The first Saturday of December found Michael and I out and about on a very brisk day to escort my parents around Midtown; they had boarded a bus to New York around 7:30 that morning from PA, and emerged from the Lincoln Tunnel about two hours later, so we ended up escorting them around Midtown for a good seven hours (notable to us only when we realized that we spent 6 of those hours walking). Once we had gotten them on their tour bus home (a surprisingly harrowing ordeal thanks to there being at least 30 buses all jockeying for a spot along 42nd Street at Bryant Park) we made our way home, stopping for a quick drink to discuss the evening’s plans that left me feeling torn on whether to bundle back up and accompany Michael to the Village for a party or to stay home. I was tired but I felt bad after saying I would go with him, and as the exhaustion from the exertions of the day set in, I’m pretty sure that it crossed a wire or two in my head because I got a little irrationally angry at the choice of either having to stay home alone or schlepping it down to the subway again. In any case, I wisely chose to stay indoors and sent Michael on his then-grumpy way, resigning myself to an evening of some of my favorite DVDs and the Wii, promptly remembering that I actually enjoy having nights to myself from time to time.
Well, in the midst of all of this (very silly) drama I had my first taste of bresaola–air-dried,salted, lean beef from the Lombardy region of Italy–in the form of what could be the most perfect meat-and-cheese sandwich ever: bresaola and goat cheese between two slices of toasted bread. That’s it. Read More
Rajas and Cheese Tacos
Christmas had come and gone, and in it’s wake our precious New York was buried in two feet of snow and we were limping our way north despite the wintry conditions. As we sat on our train, stuck behind a broken switch, we started leafing through one of our newest acquisitions, a lovely little cookbook on tacos. With lots of time on our hands, we decided on two, if we ever made it back home. Read More
Tuscan-Style Lamb Ragu over Papparadelle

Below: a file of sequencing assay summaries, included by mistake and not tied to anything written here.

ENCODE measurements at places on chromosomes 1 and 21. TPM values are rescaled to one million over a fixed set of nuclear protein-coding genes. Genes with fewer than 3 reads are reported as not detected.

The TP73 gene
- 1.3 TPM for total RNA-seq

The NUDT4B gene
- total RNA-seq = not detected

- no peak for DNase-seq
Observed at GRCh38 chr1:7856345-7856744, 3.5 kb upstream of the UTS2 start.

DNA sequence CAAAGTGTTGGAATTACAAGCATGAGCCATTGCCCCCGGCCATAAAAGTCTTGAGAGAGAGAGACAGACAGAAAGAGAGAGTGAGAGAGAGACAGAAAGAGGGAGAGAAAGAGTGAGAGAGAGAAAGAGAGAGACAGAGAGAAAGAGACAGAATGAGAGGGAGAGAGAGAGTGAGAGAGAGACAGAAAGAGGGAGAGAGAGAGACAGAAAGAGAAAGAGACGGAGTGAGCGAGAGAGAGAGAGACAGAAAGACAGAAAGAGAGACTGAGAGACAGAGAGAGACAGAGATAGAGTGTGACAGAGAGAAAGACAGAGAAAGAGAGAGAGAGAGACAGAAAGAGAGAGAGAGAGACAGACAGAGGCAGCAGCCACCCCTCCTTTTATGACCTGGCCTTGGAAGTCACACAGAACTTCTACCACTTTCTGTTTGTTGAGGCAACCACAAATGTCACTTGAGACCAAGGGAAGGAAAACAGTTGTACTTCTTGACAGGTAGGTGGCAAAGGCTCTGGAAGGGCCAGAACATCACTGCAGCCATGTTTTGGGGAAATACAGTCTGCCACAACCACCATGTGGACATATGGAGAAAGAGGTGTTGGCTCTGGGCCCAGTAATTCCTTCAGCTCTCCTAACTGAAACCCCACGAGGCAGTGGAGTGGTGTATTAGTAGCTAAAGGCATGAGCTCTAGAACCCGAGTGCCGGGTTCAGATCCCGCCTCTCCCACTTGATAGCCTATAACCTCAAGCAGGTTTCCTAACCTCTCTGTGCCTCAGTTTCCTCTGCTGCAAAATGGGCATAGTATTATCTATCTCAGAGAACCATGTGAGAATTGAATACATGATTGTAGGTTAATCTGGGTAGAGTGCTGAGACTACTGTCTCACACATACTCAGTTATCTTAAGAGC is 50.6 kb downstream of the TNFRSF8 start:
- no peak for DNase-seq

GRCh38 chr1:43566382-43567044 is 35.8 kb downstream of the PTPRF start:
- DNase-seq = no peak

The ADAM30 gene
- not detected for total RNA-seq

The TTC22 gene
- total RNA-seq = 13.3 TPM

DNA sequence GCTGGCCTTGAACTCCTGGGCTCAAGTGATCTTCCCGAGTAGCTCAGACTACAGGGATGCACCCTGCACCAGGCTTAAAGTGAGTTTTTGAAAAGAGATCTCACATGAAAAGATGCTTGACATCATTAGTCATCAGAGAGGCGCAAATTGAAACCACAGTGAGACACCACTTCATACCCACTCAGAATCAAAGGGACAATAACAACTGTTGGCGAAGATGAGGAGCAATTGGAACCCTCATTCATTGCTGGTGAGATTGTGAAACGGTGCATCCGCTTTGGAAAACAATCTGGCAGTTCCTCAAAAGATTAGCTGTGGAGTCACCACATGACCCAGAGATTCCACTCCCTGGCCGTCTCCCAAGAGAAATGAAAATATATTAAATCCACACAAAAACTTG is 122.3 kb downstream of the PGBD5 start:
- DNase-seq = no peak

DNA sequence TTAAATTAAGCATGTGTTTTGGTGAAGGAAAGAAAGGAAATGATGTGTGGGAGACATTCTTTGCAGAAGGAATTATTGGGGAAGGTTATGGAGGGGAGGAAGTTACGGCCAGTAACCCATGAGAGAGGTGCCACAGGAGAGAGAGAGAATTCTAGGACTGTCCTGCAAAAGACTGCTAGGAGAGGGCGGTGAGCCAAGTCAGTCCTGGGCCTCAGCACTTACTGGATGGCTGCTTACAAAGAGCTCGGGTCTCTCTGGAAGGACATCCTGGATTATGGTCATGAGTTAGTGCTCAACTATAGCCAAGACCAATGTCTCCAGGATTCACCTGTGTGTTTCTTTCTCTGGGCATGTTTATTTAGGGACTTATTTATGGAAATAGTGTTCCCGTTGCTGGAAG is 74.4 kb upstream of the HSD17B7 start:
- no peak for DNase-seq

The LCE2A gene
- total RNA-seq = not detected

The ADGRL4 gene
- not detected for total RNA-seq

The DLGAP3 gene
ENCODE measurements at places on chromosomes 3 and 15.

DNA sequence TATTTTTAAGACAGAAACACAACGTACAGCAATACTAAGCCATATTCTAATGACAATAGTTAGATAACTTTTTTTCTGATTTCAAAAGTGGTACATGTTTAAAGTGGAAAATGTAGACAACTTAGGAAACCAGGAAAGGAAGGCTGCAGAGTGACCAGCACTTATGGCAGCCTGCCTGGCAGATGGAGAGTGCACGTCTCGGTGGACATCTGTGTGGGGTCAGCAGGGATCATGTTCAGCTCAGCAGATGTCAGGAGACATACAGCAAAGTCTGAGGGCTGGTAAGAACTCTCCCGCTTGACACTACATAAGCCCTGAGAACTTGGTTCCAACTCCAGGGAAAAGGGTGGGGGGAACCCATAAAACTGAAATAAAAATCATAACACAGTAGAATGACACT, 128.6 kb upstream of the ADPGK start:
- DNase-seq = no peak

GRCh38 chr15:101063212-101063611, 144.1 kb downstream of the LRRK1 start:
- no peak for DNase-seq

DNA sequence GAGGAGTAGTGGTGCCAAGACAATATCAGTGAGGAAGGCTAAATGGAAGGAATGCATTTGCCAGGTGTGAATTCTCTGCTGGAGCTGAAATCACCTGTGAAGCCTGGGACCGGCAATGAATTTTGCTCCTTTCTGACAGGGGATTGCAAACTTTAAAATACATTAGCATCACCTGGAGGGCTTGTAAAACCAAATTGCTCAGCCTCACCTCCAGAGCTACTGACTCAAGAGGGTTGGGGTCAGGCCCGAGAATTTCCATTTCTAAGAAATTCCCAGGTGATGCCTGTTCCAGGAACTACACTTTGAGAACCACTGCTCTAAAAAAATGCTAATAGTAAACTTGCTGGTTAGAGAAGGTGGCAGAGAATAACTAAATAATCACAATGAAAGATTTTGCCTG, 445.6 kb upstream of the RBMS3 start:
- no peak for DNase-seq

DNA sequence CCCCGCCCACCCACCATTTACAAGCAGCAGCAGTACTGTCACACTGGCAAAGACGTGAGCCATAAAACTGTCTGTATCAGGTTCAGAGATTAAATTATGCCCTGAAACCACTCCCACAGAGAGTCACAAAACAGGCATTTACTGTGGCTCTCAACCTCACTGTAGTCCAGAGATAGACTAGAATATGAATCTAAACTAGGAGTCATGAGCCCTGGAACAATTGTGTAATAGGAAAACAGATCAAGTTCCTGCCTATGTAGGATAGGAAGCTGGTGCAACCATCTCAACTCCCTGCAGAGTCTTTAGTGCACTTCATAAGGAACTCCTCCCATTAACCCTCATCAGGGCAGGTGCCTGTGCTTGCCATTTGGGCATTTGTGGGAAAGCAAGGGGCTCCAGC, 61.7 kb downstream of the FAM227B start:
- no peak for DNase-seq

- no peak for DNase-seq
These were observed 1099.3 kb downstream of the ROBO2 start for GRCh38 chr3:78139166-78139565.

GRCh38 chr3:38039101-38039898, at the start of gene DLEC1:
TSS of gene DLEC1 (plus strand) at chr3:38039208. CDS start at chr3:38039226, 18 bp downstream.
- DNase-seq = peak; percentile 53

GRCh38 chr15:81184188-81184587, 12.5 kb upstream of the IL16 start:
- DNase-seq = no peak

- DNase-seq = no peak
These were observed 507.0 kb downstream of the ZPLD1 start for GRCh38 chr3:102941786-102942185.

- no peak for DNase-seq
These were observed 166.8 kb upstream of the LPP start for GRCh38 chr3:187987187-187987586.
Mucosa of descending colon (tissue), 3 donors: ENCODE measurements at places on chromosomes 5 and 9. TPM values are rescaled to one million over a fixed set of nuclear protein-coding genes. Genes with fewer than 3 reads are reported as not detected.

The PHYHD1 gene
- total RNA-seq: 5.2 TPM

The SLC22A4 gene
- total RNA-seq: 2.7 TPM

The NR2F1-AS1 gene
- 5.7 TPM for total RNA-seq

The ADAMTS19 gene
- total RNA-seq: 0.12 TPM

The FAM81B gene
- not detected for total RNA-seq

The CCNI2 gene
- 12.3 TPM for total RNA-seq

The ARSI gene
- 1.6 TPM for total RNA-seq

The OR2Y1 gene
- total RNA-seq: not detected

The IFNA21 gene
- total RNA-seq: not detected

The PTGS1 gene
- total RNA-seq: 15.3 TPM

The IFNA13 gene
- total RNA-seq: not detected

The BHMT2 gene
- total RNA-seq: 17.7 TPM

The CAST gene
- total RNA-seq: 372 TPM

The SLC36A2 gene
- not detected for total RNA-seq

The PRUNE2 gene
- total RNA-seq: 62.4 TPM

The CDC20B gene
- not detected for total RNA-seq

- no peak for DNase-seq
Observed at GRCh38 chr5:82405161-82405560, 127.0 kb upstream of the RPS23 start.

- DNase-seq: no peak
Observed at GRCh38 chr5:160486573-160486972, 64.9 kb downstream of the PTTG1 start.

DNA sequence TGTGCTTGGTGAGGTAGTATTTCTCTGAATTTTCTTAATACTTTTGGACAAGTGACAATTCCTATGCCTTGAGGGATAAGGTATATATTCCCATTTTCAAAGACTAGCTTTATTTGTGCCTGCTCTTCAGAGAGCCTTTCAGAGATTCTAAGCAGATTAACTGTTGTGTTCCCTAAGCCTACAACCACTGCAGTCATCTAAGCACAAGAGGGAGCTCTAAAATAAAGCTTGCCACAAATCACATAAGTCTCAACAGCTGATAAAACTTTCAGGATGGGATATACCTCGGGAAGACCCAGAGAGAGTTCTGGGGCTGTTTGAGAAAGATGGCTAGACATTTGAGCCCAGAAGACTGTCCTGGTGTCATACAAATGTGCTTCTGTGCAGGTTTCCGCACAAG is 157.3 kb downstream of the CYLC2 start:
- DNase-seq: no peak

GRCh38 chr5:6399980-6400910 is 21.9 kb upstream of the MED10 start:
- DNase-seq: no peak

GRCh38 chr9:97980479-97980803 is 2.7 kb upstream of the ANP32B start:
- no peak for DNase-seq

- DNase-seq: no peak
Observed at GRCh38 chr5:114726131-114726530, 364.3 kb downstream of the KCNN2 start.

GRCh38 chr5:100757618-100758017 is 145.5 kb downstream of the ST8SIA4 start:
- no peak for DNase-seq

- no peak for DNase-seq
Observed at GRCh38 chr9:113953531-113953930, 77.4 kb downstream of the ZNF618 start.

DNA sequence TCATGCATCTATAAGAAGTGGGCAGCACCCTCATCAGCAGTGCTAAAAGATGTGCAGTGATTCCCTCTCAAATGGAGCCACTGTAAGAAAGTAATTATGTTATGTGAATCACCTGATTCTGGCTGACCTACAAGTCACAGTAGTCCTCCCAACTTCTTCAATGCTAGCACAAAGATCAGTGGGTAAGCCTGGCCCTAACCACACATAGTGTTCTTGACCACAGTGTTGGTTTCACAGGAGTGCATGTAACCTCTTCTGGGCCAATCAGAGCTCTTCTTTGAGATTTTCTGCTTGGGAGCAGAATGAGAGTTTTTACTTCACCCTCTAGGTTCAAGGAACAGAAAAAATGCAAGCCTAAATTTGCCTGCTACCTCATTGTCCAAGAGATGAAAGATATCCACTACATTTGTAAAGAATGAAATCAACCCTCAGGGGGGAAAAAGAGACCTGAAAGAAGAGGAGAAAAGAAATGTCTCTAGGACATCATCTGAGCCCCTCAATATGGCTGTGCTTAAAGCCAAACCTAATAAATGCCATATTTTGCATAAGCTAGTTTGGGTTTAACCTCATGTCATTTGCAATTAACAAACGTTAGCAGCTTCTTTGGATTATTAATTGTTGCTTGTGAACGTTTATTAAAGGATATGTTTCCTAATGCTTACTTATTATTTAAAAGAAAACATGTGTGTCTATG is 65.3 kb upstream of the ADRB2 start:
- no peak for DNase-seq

And just like that, we’re back to braises and ragus. The persistent, unseasonable chill that has defined most of December has certainly driven our desire to tuck into bowls of warm foods, as evidenced by many of our recent posts, but I have yet to tire of any of them. I’m sure by late January I’ll be craving for fresh salsa and peaches and other warm-weather staples, but for now it’s time to get while the getting is good.
Butternut Squash Ravioli
One of my biggest pet peeves in searching for recipes on the website of a certain cable food network is if I’m feeling particularly ambitious and want to make, say, wild mushroom ravioli, I’ll click on the first result because it’s from a chef I might particularly like and/or trust…and then I read the ingredient list.
Listed first: usually something along the lines of “1 10 oz package frozen wild mushroom ravioli.”
Sun-dried Tomato, Cremini Mushroom and Fresh Mozzarella Pizza
[Ed.--Elizabeth found herself craving some bikini-pizza from this post, and so when Michael suggested making pizza to use up some leftover fresh mozzarella an actual pizza was born.]
With the prospect of Thanksgiving looming, we deemed our weekend ought to do without my beloved roasted chicken. One night we opted for a duck ragu, and the farthest possible go-to from that, I guess, must be two homemade pizzas.
The first, the ‘bikini-pizza’ as it were, was a bit wet once all was put upon the dough thanks to lots of fresh mozzarella, mushrooms and a twist with sun-dried tomatoes instead of fresh or canned. I anticipated this and and as such did not blind-bake the crust, giving the entire assembled pizza as much time in the hot box as possible. I covered an up-turned baking sheet with foil so if too much cornmeal got into the oven and burned, I could pull the entire thing out for the second pie. The day was dry and the dough was well-behaved, disembarking the pizza peel with ease. We bailed it after about 13 minutes at 500 F with a couple of spatulas and some oven mitts, as well as a optimally placed cutting board to rest. Read More
Garganelli with Duck Ragu
We’ve been a bit quiet this past week for several reasons, namely travel and work, but that doesn’t mean that we haven’t been cooking up a storm during our increasingly limited free time–and we sometimes spend our evenings making labor-intensive meals. There’s something so…comforting, or freeing, or delightful about sitting at a dining room table and hand-rolling your own garganelli after hitting road blocks with a work project–especially when you realize you’re not half-bad at it. Michael even compared me to Iron Chef Italian Masahiko Kobe in the eventual speed I picked up in rolling the little squares into quills.
When you’re having a less-than-awesome day or even weekend otherwise, the little compliments like this can light your grin for the rest of the day. Read More